The multiverse unleashed.
Spider-Man: No Way Home is a 2021 superhero film directed by Jon Watts, written by Chris McKenna and Erik Sommers, produced by Columbia Pictures, Marvel Studios, and Pascal Pictures, and distributed by Sony Pictures Releasing. The film is based off of various Spider-Man comics by Marvel Comics. It stars Tom Holland and Benedict Cumberbatch. It was nominated for Best Visual Effects, but did not win. This is the twenty-seventh film in the Marvel Cinematic Universe, but the thirty-second project. It is also the ninth Spider-Man film, but the third in the Spider-Man Home trilogy. It acts as a sequel to Eternals, but, chronologically, it is a sequel to Avengers: Endgame, Spider-Man: Far From Home, Spider-Man, Spider-Man 2, Spider-Man 3, The Amazing Spider-Man, The Amazing Spider-Man 2, and Venom: Let There Be Carnage. It will be followed by Spider-Man: Across the Spider-Verse (Part One). A direct sequel has also been confirmed.
"Be careful what you wish for, Parker." -Doctor Strange
After Mysterio reveals his identity to the world, Peter Parker goes to Doctor Stephen Strange to fix his problems. Strange casts a spell to help Peter out, but accidentally releases multiverse hell on the universe. As super villains from every universe start to come through, Peter must prepare for his greatest battle yet as he has to save his world from a possible catastrophe.
Conclusion to Spider-Man As a Whole / Fan Service / Characters and Arcs / Emotion / Action / Performances / Pace / Character Interactions / Entertainment Value / Visuals / Specific Plot Elements / Unclear Science Jargon / Lizard and Sandman / Wanting More
My SPOILER-FREE thoughts on the after-credits
Should you go see Spider-Man: No Way Home?
My Expectations Going Into the Theater
If you haven't been following recently, my expectations for Spider-Man: No Way Home were through the roof. I have been counting down the minutes until I see this movie. Since the end of Far From Home, I've been waiting to see what they were going to do with the third Holland Spider-Man. And then Alfred Molina was confirmed. And then Jamie Foxx was confirmed. And then the trailers came out and blew my head off. Then it opened with a 100% on Rotten Tomatoes and blew my head off.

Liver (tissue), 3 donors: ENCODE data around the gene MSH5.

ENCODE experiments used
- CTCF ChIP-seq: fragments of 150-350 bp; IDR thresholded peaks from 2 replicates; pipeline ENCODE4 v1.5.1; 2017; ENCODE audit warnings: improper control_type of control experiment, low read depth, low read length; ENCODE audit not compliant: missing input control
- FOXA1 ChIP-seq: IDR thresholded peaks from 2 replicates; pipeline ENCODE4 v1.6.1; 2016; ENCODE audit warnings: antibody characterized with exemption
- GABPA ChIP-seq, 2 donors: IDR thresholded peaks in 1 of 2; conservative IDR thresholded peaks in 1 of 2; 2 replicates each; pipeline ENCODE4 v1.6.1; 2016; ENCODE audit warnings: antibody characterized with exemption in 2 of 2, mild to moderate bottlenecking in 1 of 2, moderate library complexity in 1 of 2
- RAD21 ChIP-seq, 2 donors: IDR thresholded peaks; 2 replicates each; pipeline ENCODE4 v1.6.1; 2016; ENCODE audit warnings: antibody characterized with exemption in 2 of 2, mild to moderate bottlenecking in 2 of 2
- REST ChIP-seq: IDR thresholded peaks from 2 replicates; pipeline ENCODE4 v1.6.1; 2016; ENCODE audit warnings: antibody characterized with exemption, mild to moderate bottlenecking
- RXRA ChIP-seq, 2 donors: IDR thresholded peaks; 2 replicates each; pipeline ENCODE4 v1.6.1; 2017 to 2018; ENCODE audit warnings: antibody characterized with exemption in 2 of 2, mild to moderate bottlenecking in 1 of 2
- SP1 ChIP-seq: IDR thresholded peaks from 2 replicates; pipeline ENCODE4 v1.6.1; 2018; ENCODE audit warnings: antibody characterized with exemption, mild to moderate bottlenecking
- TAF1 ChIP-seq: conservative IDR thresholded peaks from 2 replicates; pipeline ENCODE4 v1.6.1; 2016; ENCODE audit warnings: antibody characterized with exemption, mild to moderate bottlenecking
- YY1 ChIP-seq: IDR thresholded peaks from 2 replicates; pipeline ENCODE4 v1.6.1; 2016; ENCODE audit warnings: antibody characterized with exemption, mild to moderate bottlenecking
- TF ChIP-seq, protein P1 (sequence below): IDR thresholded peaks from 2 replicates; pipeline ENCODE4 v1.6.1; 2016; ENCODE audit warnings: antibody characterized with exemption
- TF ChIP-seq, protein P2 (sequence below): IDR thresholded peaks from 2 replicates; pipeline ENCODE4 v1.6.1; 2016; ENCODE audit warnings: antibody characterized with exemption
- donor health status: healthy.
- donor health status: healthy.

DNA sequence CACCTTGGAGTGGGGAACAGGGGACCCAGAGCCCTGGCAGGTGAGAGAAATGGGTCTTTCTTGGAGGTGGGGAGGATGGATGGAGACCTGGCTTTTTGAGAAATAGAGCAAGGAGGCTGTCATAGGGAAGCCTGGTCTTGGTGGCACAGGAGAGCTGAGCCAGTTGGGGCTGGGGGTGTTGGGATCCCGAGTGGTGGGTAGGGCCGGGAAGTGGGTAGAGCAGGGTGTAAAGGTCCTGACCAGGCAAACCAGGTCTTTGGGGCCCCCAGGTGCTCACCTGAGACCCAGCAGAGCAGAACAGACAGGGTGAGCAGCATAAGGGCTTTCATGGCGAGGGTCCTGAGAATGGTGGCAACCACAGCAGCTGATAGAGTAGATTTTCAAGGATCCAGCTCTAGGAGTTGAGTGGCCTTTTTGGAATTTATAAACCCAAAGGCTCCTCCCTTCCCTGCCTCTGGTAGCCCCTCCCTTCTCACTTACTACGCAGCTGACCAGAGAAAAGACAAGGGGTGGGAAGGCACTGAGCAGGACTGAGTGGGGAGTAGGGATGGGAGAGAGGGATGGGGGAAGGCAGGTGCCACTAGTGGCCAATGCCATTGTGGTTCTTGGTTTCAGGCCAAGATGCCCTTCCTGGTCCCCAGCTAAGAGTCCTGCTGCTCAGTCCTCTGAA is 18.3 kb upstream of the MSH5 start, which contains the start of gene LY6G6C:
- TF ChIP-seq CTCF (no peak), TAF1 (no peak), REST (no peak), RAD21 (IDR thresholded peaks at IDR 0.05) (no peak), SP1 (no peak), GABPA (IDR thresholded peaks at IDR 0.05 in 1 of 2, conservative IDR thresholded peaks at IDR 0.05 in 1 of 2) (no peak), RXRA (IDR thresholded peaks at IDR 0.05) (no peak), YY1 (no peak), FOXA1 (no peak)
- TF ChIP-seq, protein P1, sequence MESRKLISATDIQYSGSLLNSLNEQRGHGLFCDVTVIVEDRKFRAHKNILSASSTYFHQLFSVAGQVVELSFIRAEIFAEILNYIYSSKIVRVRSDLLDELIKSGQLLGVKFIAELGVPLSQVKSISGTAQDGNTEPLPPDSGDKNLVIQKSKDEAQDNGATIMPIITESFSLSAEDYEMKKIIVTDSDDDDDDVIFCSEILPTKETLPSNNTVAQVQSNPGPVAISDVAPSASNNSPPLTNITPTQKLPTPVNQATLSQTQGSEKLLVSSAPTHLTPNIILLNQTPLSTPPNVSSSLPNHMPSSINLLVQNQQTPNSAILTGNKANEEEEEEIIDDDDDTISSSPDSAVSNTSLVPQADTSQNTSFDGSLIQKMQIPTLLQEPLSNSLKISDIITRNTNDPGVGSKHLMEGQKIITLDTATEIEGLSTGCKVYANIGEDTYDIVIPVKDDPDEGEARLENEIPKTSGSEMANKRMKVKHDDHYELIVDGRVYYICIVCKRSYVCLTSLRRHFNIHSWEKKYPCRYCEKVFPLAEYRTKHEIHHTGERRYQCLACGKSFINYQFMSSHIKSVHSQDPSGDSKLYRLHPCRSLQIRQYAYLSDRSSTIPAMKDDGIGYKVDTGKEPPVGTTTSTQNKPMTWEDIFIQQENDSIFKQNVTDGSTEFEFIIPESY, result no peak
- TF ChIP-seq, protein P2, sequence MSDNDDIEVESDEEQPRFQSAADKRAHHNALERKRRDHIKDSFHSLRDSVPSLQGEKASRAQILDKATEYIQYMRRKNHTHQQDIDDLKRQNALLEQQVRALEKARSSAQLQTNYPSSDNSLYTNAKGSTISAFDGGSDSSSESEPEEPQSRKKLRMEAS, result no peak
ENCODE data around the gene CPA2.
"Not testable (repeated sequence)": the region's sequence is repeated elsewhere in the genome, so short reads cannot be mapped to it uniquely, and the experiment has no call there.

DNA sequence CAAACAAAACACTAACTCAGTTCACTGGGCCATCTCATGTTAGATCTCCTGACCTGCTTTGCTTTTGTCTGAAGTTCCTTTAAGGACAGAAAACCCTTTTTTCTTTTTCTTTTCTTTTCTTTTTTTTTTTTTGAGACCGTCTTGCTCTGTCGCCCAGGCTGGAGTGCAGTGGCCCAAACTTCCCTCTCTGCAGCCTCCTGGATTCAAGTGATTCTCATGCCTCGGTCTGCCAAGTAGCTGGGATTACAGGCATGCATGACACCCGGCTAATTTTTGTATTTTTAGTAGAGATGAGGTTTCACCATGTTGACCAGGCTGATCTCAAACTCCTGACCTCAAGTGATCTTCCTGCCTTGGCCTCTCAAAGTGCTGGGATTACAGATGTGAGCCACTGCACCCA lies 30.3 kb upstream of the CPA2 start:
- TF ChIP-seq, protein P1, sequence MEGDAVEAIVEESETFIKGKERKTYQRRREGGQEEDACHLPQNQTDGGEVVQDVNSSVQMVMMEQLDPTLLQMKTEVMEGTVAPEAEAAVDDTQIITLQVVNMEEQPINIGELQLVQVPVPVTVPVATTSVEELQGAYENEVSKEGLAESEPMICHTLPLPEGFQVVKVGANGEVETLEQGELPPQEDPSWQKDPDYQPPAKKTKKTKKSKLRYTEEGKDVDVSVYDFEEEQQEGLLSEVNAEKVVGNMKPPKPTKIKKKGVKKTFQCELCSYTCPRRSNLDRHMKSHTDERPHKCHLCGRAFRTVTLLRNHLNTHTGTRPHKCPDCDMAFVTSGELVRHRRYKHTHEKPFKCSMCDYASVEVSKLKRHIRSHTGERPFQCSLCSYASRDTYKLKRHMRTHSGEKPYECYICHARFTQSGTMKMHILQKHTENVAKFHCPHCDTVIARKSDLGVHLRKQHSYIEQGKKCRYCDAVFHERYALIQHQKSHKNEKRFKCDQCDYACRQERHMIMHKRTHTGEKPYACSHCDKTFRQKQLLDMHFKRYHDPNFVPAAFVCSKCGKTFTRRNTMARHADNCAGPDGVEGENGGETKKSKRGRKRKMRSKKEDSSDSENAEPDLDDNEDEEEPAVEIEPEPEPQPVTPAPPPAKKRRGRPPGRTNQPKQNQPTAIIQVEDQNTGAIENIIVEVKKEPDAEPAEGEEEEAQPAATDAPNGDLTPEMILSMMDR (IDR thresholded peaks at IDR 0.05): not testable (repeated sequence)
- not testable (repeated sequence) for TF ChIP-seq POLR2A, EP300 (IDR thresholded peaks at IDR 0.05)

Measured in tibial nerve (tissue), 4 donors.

I haven't been this excited for a movie since Avengers: Endgame, and, before that, ever.
Oh. My. God.
About an hour ago, I left the theater in awe of Spider-Man: No Way Home. So I am still very much drowning in the excitement and craziness of the film. I do acknowledge that I have recency bias, so my more accurate thoughts will probably be on display in my spoiler review on Monday.
With that said...
This movie is everything I wanted. To start off, it not only concludes Tom Holland's Home trilogy in fabulous fashion, but it also does a great job of being a finale to all eight Spider-Man films that resolves character arcs and dangling plot threads from Raimi's Spider-Man trilogy and Marc Webb's The Amazing Spider-Man duology in an absolutely incredible way. The script would make you believe that they had been building towards this and planning it since the first Spider-Man film in 2002. It's stunning. They were able to pull all of this together and pay it all off in the most satisfying of ways.
And the fan service is just so much fun. From beginning to end, there are moments that will put a gigantic smile on your face. My theater was cheering like crazy. There are scenes that will give you goosebumps and make you want to stand up and clap...which is exactly what I did. Obviously I can't go into specifics, because this is a spoiler-free review, but come back on Monday for that spoiler review so you can hear me get into specifics.